What happened? All I did was suggest we pray for her infant – no pushing, no preaching, no nothing. What could possibly be wrong with that?
I assumed there had been bad talk and false notions about us. People were afraid, though they tried to conceal it in general dealings with us. This was the third time I was expelled from a home for identification with the Lord.
Bob was an ethnic Ukrainian dancer, and rather good at it. One evening he and his company were performing, so he invited us. There, in him, I saw a spirit of pride.
Days later, I met him on the street. If anything, I could have said, “Bob, we have nothing to be proud of in ourselves. Our greatest abilities and achievements are nothing to God. It’s not about us; those are things of the flesh. It’s all about Him – He alone is righteous. He hates and resists pride, but gives grace to the humble.”
Instead, I was harsh with him and spoke in a more personal, angry, and (dare I say it?) destructive way. I said something like, “What do you have to be proud of? Who do you think you are? You (meaning all of us, but speaking of him here) are dirt. God doesn’t need you. It’s a high privilege that He chooses you, not because you have something going for you. You have nothing; you are nothing. Why think of yourself and show off as though you are something special?”
I was brutal. Bob said nothing, but I, the eternal obtuse one, realized at some point that he was offended, though he never spoke of it. I have ever regretted that day of insensitivity and brutish expression towards him. As true as my words were, there was no understanding, wisdom, patience, gentleness, mercy, or compassion – no love. I was bereft of all goodness.
My God, I shudder at things I’ve done and how I’ve devastated people! My only solace is the knowledge that He purposes and rules over all things; furthermore, He restores, even resurrects from the dead. Shamefully, I have created a lot of work for Him.
One day around this time, the Catholic Charismatics asked me to prepare a talk. The next meeting was held at Yars Lazowchuk’s home, and I gave a study on the Word of God. I wanted to establish with them the fact that one could and must rely on the Bible as a prime authoritative source of truth to determine the validity of so many, if not all, things. It was a long study, with many references to read. I must confess I overdid it.
My teaching didn’t sit well with Mrs. Tokar, who was visibly disagreeable. She was Catholic through and through, and wasn’t at all open to the Scriptures, but she would sing, praise, and speak in tongues. At one point, she tossed her Bible aside in contempt.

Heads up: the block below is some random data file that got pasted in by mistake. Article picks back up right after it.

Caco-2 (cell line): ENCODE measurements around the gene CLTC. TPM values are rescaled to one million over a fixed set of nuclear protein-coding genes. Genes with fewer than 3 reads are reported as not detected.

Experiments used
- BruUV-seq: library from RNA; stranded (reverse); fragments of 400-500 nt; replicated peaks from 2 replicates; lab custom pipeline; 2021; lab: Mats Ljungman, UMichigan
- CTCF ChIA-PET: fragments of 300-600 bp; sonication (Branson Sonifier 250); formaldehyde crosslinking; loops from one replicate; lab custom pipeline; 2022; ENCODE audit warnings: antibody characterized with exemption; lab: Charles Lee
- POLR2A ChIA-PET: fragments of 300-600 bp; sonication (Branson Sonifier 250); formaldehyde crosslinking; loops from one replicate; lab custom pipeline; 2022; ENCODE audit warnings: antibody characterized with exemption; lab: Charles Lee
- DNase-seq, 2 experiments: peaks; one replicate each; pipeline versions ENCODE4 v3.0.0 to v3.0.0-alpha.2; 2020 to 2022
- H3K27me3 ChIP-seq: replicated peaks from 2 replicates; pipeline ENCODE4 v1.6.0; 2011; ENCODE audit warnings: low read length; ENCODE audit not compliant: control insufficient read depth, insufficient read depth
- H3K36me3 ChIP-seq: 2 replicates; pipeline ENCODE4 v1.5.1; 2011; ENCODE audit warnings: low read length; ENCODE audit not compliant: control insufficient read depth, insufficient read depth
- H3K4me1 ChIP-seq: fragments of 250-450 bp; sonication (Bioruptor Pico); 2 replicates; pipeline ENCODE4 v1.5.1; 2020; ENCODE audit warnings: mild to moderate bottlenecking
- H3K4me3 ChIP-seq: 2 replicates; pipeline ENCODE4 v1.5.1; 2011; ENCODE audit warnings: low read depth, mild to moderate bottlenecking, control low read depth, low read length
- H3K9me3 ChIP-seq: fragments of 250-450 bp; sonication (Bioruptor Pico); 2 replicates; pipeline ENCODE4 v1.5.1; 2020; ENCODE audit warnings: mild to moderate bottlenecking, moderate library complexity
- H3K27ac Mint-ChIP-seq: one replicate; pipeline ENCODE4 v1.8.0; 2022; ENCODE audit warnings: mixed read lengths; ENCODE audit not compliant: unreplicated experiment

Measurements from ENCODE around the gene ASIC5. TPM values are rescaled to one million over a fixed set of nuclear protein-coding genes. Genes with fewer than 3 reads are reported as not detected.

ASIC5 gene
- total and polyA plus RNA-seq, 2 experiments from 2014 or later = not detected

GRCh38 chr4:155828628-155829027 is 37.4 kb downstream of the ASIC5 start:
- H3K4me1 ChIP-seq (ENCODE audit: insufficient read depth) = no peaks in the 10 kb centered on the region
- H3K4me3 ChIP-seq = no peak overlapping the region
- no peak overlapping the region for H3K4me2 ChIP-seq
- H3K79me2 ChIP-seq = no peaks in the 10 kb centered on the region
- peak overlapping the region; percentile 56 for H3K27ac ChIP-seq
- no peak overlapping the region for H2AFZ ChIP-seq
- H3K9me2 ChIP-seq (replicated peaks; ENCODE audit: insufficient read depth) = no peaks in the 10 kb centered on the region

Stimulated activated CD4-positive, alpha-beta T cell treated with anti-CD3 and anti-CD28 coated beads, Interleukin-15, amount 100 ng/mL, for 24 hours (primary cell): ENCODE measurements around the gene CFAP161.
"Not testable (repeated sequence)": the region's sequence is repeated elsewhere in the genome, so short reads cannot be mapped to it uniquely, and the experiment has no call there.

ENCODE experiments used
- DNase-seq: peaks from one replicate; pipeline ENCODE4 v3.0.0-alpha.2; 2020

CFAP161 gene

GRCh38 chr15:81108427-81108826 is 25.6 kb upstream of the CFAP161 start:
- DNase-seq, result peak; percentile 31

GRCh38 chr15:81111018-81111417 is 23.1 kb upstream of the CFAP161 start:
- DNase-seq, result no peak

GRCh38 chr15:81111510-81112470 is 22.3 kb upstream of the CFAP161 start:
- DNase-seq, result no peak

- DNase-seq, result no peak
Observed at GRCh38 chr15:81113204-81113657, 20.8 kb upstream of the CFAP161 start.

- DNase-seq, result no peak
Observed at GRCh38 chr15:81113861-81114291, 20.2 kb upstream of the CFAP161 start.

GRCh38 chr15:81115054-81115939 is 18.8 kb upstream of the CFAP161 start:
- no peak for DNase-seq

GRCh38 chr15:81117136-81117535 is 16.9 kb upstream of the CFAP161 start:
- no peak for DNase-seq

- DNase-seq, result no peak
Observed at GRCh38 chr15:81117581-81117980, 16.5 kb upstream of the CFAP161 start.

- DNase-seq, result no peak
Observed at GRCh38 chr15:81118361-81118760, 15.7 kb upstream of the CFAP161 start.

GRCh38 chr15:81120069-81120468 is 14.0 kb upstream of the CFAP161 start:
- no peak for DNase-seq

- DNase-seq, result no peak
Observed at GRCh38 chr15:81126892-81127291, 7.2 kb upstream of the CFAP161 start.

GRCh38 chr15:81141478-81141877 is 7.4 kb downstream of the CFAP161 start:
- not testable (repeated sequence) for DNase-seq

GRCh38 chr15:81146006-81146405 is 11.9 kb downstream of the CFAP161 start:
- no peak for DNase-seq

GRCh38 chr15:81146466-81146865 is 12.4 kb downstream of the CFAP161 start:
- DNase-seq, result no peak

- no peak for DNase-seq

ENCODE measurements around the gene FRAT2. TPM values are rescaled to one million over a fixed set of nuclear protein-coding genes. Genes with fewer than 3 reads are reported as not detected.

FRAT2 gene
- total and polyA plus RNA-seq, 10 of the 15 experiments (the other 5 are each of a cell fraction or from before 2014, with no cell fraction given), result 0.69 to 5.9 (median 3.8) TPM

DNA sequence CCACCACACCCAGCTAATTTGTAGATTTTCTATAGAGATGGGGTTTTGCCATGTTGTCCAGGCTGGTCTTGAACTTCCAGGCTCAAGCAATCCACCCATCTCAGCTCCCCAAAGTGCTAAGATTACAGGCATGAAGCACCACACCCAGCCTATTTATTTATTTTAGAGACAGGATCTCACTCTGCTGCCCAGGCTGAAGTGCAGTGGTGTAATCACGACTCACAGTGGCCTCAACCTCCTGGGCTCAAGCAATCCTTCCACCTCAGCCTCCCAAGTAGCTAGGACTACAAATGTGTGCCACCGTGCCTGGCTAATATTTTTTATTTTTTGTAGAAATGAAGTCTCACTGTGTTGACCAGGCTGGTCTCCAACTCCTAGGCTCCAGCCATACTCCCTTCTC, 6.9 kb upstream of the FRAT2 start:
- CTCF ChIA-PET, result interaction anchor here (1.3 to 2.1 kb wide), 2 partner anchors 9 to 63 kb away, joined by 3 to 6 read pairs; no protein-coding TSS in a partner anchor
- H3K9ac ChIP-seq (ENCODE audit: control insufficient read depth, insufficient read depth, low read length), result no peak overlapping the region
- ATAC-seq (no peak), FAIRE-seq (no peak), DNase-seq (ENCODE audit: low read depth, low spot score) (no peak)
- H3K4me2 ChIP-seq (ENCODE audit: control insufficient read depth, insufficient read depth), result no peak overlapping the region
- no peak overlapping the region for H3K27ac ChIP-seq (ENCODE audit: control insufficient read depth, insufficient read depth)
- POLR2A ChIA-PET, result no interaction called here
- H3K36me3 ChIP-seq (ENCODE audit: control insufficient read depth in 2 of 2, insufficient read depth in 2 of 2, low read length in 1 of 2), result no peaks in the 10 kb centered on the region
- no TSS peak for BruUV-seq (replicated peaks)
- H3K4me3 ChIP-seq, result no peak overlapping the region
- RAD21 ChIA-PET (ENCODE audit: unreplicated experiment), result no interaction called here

However, they all heard plenty that night, believing it or not. They being Catholic Charismatics, I doubt very much that they had ever been exposed to such teaching on Scripture.
Yars Lazowchuk was Greek Orthodox. In his home, he had a private Greek Orthodox shrine, with pictures, statues, and candles. One evening, we were gathered in his living room for the prayer meeting. As he lay on the floor near his fireplace, he requested prayer for healing because he was having problems with his back.
I immediately received that I couldn’t pray for him and said so. Olga Gerard, being influential with the people, dismissed what I said and led others to pray for him near the fireplace. Suddenly, another participant, Ms. Ryz, withdrew from the prayer, saying, “The Lord just told me not to pray for him!”
Olga didn’t believe her, either, and prepared to lay hands on Yars. On the mantle above was a burning candle. As she was kneeling and bent over with a portion of her lower back bared between her blouse and slacks, wax dripped from the candle onto her bare flesh. She jumped, sheepishly giggled, and said, “I guess you’re right! I just got some hot wax on my back!” That ended the prayer for Yars, leaving him wondering about things.
One evening with the Catholic Charismatics, a remarkable thing happened. My parents, Olga, Yars, Millie the nun, Mrs. Tokar, a few other women, and Marilyn and I were there, about 15 in all. One lady complained that her husband was opposed to her coming to the Charismatic meetings. The group thought it was right for her to come, regardless of her husband’s disapproval.
Knowing these meetings were not of God (we were there to confront darkness), I spoke up and said, “Where in the Bible does it say, ‘Go to church or to a meeting’? On the other hand, there is the command that wives obey their husbands.” I gave them these words:
“Wives, submit yourselves to your own husbands, as to the Lord. For the husband is the head of the wife, even as Christ is the head of the Church; and He is the Savior of the body. Therefore as the Church is subject to Christ, so let the wives be to their own husbands in everything” (Ephesians 5:22-24 MKJV).
I then said, “Therefore, if your husband says, ‘Stay home; don’t go to church,’ you ought to obey your husband, no matter how wrong in that matter you may think he is.’”
“No Way!!!” was the sudden unified, perfectly timed roar of almost, if not every, woman in the room. Two words, not premeditated, not orchestrated, and shouted in unison with gusto!
Who says there are no devils?
This outburst was totally unexpected, and I was flabbergasted and overwhelmed. Being young (and I would say, weak) in the Spirit, I was also hurt by the unified demonstrative sudden rage against me. While I didn’t react or withdraw my assertion, I was discomfited by their rejection. I can’t say that my parents cried out with them, but they did stand with them as the “conversation” continued from there; at least they didn’t stand with me, which is the same: